By M.D. Kittle | Wisconsin Reporter
MADISON, Wis. — The Badger State’s quiet race is about to get a bit noisier.
Wisconsin’s race for lieutenant governor has all but been drowned out by the din of the battle for governor — a bitter contest caught in the national spotlight.
With less than a month to go before the general election, there hasn’t been much in the way of political advertising for either of the main candidates vying to be the state’s second-in-command — incumbent Republican Lt. Gov. Rebecca Kleefisch or her challenger, state Sen. John Lehman, D-Racine.
THIRD TIME’S THE CHARM? Lt. Gov. Rebecca Kleefisch campaigns in the closing days of the 2012 recall election. She is running for lieutenant governor for the third time in four years.
At least not until now.
The Republican State Leadership Committee is rolling out a major ad campaign in support of Kleefisch’s re-election bid.
The RSLC, a 527, tax-exempt group devoted to electing down-ballot, state-level Republican officeholders, plans a “multiplatform, statewide effort with digital ads and targeted radio,” according to spokeswoman Jill Bader.
Bader declined to disclose the exact cost of the ad campaign, but tells Wisconsin Reporter that it is a “significant six-figure investment in supporting the reforms and record of the Walker-Kleefisch administration.”
The campaign will highlight the successes of Gov. Scott Walker and his lieutenant, now running for their offices for a third time in for years – including their big victories in the organized labor-led recall elections of 2012.
In the first radio ad, titled “Jobs Ambassador,” RSLC touts Kleefisch’s work creating “new opportunities for middle-class families.” The ad opens by painting the lieutenant governor’s down-home qualities, asserting that she is “one of us.”
“She’s a mom and a Packers fan. She can shoot a wild turkey and send the Madison special interests running for cover,” the ad declares. “Under Scott Walker and Rebecca Kleefisch, Wisconsin is once again open for business.”
The radio spot notes the 100,000-plus jobs created in Wisconsin since Walker took office, the $2 billion in tax cuts pushed and approved by the administration and the Republican-controlled Legislature and the tuition freeze at Wisconsin’s public universities.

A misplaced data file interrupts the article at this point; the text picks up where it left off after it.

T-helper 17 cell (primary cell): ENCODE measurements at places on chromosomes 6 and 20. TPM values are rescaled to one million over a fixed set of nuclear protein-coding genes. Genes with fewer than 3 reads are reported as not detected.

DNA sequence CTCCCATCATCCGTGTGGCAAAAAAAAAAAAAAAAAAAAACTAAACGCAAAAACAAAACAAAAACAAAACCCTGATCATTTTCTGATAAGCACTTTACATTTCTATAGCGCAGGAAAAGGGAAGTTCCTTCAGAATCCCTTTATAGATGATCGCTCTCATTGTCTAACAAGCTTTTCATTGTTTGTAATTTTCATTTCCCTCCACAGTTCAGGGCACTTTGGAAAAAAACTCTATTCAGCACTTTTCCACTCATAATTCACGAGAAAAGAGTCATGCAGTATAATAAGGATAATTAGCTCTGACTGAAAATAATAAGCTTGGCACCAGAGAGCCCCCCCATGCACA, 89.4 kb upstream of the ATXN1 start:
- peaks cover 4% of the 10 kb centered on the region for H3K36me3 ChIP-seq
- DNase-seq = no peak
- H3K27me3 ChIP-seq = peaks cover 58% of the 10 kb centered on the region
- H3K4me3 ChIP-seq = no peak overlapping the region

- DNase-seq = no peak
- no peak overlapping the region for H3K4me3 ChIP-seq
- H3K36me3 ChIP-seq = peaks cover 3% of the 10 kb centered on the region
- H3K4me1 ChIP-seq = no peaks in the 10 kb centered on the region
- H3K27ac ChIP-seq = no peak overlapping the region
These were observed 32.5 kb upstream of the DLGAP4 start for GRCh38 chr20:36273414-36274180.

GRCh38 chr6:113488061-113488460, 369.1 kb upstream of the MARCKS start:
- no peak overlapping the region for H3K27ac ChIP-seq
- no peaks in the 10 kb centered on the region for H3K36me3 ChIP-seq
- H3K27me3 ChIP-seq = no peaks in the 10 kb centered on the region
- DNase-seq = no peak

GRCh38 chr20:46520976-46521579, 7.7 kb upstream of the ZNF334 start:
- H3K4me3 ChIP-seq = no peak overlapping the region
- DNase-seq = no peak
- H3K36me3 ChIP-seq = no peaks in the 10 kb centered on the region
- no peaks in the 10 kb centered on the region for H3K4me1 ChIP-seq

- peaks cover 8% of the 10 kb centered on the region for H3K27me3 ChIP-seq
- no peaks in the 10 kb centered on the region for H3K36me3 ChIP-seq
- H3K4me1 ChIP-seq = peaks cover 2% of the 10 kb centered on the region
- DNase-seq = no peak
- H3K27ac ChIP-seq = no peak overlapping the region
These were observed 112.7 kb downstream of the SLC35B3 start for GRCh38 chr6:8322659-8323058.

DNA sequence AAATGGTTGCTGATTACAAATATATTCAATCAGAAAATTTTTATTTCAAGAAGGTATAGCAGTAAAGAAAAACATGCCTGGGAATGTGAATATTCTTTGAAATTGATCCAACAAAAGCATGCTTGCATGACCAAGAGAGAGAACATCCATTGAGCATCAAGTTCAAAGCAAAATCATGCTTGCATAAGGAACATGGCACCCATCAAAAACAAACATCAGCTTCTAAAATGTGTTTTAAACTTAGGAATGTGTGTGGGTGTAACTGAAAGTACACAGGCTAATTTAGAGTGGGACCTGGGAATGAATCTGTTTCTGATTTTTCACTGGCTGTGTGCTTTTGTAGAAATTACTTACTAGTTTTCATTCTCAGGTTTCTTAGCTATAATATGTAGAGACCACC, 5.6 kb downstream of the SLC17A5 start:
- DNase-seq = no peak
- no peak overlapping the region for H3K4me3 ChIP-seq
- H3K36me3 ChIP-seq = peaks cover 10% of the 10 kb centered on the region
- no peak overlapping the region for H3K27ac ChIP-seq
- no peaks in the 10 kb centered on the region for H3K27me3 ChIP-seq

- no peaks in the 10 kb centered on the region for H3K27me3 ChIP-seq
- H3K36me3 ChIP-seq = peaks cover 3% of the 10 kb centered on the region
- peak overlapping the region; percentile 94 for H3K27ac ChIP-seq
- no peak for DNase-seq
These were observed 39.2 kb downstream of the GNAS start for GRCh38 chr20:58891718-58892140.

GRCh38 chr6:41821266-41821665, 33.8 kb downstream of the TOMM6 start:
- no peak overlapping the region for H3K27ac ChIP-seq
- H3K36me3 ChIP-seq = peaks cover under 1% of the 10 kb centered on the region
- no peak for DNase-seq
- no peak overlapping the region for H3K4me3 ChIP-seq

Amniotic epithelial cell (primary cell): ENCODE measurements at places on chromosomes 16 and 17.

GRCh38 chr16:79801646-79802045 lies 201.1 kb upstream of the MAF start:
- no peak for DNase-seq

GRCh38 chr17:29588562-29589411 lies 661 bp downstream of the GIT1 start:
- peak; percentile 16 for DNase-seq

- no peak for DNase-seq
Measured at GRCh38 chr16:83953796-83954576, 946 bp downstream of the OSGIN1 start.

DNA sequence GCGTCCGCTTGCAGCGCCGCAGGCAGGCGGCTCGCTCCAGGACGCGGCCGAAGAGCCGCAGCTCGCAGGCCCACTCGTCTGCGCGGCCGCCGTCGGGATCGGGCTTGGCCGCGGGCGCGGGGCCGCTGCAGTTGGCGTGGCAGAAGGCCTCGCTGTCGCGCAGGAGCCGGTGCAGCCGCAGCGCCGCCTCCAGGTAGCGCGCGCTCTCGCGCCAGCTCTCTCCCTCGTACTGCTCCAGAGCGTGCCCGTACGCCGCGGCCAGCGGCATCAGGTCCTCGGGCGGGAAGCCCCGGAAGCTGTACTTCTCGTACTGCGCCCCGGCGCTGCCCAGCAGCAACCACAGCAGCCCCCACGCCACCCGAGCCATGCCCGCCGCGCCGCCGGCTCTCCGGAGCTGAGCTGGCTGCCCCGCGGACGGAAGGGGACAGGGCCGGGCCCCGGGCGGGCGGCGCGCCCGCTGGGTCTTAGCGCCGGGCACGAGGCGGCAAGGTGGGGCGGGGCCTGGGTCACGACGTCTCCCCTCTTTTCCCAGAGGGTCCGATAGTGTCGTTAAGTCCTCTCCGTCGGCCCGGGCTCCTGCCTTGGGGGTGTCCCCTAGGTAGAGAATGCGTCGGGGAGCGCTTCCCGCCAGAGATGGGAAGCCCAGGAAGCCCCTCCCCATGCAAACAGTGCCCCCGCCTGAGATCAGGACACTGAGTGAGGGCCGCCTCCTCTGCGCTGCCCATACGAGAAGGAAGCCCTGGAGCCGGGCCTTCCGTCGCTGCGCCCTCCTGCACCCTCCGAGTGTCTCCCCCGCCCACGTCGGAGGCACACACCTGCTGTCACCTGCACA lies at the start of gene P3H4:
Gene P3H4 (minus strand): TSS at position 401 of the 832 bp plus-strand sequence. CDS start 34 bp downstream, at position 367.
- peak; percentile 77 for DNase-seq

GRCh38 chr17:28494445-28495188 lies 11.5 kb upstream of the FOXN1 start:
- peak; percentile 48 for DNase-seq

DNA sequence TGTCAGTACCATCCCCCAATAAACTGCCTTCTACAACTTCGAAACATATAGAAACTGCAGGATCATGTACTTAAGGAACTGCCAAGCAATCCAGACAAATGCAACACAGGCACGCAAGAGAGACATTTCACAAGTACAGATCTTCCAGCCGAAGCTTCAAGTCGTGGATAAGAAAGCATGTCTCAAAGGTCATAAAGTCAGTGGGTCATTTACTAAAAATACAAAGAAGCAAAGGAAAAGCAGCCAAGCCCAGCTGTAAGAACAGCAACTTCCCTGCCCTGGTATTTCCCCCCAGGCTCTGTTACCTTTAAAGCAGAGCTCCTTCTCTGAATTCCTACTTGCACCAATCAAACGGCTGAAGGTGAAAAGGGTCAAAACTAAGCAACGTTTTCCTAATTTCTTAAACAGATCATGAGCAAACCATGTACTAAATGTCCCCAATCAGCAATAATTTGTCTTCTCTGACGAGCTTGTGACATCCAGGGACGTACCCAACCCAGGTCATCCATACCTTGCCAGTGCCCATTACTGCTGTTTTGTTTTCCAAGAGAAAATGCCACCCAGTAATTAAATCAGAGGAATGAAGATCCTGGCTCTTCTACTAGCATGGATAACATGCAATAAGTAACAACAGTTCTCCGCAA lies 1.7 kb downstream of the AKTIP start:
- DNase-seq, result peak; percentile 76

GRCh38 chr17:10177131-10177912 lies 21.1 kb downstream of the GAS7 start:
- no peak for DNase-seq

SILENT AIRWAVES: State Sen. John Lehman, D-Racine, has done little advertising thus far in his bid for lieutenant governor.
Team Walker-Kleefisch’s opponents, Madison school board member and former Trek Bicycle Inc. executive Mary Burke and Lehman, have blasted Walker for not hitting his 2010 campaign pledge that Wisconsin’s economy would create 250,000 jobs in his first term. Walker and Kleefisch have fired back that the positive jobs numbers are a significant improvement from the 130,000 jobs lost during the last years in office of Walker’s predecessor, Democrat Gov. Jim Doyle, and the comparably anemic job growth figures posted when Burke served as Doyle’s commerce secretary.
The airwaves in recent weeks have been flooded with ads for Burke and Walker, but nothing in the way of TV or radio political messages for the candidates for lieutenant governor.
Kleefisch did do a radio spot pitching the budget-balancing accomplishments of the Walker administration, that began with a $3.6 billion state budget shortfall. That commercial rolled out earlier this month and was paid for by Walker’s campaign.
Lehman hasn’t done much beyond sending out media releases and appearing on WisconsinEye, the state’s public affairs site.
That has much to do with his comparatively light campaign war chest.
Lehman’s latest campaign fundraising filings, as of early August, show the Democrat had $40,904.24 cash on hand. He raised $29,898 in the most recent pre-election period. He noted another $1,500 in a special late contributions report.
Kleefisch reported $743,278.86 in cash on hand and another $49,500 in the subsequent report of late contributions.
Lehman did not return a call seeking comment regarding his political advertising plans.
In an position statement written for the Capital Times, a left-leaning Madison publication, Lehman railed against his conservative opponent and the Republican governor liberals love to hate.
“I am running for lieutenant governor because I have had enough of the extreme far-right agenda, and I know Wisconsin can do better,” he wrote. Unlike on his campaign site, Lehman did not list his long list of public-sector labor union backers.